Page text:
Is CDC Ignoring the Horrifying Zika Virus?

Last summer, my friend David Lebedoff published a thriller titled Buzz, in which a terrorist group found a way to weaponize mosquitoes. (Buzz is available on Amazon, including a Kindle edition for a mere $4.99.) Now, tragically, the nightmare fantasy envisioned in Buzz has been surpassed by reality. The Zika virus is ravaging South America and spreading rapidly.

Probably you have heard about it: the virus is spread by mosquito bites. It causes terrible birth defects, most notably abnormally small and damaged heads and brains. Already there are around 4,000 such cases in Brazil alone. So far, the Zika virus apparently is carried by just one species of mosquito. As it inexorably makes its way northward, what are our authorities doing about it? Not enough, argues Betsy McCaughey:

Already, nearly 4,000 Brazilian newborns have been affected. Brazil, Jamaica, Colombia and El Salvador are urging women to delay getting pregnant for up to two years, and countries are being encouraged to lift their abortion bans. Zika is also linked to Guillain–Barré syndrome, which causes paralysis and nerve damage in men and women.

For now anyway, Americans have only a small worry — contracting Zika from a mosquito bite while traveling to the Caribbean or Latin America. But the World Health Organization warned on Sunday that mosquito-borne Zika will soon spread to all countries in the western hemisphere except Canada and Chile.

I’m not so sure about Canada: they have plenty of mosquitoes.

Unbelievably, the Centers for Disease Control and Prevention says it has no intention of helping communities in the United States eradicate mosquitoes, even though it’s immersed in the same fight against mosquito-borne disease in other countries across the globe.

Florida, Texas and southern California have mosquitoes that can spread Zika year-round, according to the medical journal Lancet. The Midwest and East Coast, including New York City, are at risk in the spring and summer, says the report. These areas are now considered “conducive to seasonal Zika virus transmission.” …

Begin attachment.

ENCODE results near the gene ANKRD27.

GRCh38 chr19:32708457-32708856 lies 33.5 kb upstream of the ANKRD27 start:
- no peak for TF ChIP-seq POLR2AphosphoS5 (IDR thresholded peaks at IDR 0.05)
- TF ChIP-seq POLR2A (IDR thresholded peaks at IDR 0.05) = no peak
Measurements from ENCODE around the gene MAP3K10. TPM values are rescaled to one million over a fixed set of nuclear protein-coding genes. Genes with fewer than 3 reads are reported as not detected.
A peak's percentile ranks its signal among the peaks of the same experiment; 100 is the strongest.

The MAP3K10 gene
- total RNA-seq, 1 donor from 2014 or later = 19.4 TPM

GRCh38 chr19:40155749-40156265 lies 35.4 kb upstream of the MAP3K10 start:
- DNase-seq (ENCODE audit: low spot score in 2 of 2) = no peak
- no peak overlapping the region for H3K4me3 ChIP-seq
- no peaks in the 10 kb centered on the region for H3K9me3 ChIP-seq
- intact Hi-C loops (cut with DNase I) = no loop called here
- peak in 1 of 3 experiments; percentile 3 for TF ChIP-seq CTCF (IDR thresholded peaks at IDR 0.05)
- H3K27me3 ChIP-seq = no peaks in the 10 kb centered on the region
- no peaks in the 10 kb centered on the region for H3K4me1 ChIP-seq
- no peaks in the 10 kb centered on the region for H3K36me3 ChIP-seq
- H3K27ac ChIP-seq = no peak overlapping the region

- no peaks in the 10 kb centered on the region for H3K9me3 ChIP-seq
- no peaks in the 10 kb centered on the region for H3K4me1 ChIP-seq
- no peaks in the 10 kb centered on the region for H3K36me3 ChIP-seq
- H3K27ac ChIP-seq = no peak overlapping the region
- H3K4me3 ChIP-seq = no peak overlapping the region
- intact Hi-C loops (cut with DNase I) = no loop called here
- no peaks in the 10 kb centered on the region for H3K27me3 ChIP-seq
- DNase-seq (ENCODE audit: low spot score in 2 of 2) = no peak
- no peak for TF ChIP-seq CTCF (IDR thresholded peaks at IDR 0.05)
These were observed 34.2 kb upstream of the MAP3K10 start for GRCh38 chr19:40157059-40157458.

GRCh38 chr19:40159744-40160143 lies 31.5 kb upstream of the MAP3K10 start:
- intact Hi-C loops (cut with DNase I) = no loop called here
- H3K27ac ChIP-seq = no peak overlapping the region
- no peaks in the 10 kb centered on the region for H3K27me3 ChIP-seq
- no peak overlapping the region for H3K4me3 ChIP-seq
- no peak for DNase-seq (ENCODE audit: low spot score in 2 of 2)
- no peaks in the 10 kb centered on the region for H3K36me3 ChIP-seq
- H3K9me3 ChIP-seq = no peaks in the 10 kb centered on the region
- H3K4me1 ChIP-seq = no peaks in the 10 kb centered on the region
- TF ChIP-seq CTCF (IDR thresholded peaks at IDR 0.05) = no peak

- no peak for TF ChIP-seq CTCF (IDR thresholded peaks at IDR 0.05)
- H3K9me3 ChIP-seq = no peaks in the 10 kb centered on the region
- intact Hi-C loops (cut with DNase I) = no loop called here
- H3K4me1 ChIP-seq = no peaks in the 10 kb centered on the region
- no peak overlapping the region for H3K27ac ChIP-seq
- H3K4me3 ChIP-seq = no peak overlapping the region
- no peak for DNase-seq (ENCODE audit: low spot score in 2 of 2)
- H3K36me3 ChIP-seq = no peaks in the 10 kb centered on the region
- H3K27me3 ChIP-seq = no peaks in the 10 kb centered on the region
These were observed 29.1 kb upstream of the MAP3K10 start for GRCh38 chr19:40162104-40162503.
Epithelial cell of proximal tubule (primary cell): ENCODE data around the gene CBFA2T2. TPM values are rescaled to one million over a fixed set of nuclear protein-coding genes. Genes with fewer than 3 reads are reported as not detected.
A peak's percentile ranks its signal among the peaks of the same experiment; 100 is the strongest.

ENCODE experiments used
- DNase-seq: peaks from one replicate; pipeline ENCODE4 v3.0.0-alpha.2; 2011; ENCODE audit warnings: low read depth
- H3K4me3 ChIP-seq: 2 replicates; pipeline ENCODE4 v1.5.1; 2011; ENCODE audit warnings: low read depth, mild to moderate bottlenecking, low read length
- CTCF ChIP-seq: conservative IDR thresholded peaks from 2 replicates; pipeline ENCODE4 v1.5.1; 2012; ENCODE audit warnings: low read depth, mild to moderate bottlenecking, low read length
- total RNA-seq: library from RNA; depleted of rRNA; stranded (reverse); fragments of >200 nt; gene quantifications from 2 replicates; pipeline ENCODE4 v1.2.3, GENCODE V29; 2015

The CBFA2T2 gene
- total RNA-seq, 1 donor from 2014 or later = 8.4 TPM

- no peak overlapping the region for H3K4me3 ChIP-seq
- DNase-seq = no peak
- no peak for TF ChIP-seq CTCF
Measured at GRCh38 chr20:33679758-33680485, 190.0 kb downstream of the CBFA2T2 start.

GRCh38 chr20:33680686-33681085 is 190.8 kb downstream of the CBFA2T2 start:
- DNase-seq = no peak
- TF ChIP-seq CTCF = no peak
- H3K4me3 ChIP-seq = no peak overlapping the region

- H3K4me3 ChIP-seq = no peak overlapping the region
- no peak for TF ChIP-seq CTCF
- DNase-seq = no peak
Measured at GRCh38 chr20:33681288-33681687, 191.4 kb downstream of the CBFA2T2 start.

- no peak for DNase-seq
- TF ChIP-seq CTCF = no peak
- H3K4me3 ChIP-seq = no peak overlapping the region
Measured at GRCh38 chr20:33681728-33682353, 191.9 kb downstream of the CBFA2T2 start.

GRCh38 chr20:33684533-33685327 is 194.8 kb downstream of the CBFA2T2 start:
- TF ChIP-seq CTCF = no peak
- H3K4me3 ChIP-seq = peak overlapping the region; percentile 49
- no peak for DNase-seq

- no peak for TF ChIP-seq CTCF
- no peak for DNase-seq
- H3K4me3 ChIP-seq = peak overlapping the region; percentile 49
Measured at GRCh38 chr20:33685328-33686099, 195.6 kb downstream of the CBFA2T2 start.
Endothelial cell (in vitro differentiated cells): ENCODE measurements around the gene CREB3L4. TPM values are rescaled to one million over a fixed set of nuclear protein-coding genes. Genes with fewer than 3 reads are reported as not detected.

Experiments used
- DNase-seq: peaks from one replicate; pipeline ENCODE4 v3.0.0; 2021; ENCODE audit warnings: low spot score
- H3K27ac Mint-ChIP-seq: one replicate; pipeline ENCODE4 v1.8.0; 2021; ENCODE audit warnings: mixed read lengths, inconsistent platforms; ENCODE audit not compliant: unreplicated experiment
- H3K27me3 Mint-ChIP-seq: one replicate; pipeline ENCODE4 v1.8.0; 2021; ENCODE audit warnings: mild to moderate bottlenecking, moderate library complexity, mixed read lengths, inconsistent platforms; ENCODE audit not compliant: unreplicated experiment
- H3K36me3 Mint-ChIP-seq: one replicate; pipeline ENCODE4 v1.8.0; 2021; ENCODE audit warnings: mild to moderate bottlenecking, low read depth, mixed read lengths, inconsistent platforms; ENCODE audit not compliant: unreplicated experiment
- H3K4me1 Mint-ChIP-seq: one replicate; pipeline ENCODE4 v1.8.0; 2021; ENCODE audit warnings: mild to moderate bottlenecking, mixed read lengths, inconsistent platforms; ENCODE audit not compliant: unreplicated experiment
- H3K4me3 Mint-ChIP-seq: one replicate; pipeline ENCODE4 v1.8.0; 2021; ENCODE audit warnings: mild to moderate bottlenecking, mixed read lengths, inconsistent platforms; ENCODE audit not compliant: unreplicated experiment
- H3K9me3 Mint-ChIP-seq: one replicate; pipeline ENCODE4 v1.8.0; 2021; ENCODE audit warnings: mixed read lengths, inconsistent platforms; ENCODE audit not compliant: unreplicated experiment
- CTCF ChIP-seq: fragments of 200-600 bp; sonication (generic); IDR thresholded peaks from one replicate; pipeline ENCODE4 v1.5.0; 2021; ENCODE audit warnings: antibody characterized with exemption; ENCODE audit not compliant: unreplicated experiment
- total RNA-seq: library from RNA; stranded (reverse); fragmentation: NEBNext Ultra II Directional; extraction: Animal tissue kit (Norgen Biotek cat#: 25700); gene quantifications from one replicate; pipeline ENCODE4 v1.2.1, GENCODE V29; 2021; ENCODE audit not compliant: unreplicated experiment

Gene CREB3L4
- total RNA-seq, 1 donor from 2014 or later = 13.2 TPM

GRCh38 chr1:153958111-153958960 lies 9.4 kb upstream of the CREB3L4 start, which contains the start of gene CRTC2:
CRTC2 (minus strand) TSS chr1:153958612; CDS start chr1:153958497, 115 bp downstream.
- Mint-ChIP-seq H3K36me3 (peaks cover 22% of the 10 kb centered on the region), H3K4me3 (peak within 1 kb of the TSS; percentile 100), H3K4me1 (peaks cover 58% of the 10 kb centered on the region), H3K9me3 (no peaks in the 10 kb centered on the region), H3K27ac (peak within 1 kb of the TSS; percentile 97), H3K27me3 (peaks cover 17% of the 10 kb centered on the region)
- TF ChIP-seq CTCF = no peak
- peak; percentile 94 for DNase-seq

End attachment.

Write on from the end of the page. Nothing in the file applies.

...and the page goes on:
The CDC’s Lyle Petersen, director of the Division of Vector-Borne Diseases, predicts Zika will hit the United States, but says “we don’t expect very large outbreaks.”

Well, that’s reassuring. There is no cure for the Zika virus other than exterminating the mosquitoes that carry it. So far, that is just one species out of thousands, but how can we be sure that other, more common species will not become carriers of the virus?

“We really need to up our game,” says Anthony Fauci, head of the National Institute of Allergy and Infectious Diseases, who concedes vaccines and treatments could take years to develop.

Meanwhile, the federal government’s approach — travel warnings and advising pregnant women to wear long sleeves and pants — falls way short. The CDC should be helping local health departments prepare aggressive campaigns to eradicate mosquitoes.

But the agency flatly refuses, stating the CDC “is not involved in state or local level mosquito control programs.” So why does it spend millions of dollars in foreign countries to fight mosquito-borne illnesses?

Here in Minnesota, mosquito control is a big business. If the only (partial) solution to the Zika virus is to kill lots of mosquitoes, why shouldn’t CDC be involved in leading that effort? Killing mosquitoes in Africa has saved millions of people who otherwise would have died from malaria. What is so different about the U.S.?

It helps that [New York’s] City Hall has had a mosquito-control program since 1999 to combat West Nile virus, though spraying is done “judiciously” to placate opponents of pesticides. In a typical year, several New Yorkers die of West Nile. …

Scientists are trying to stop Zika by destroying the main type of mosquito that carries it. They’ve genetically engineered a male mosquito whose offspring automatically die. But environmentalists are whining about eradicating a species.

Good grief! There will still be more than 3,000 mosquito species left. Given a choice between bugs and human babies, the priority is obvious.

Not to environmentalists, apparently. But here is a prediction: as soon as Zika’s appalling birth defects start showing up in the U.S., it will be all-out war. Let’s hope that the relevant agencies are preparing and not dithering.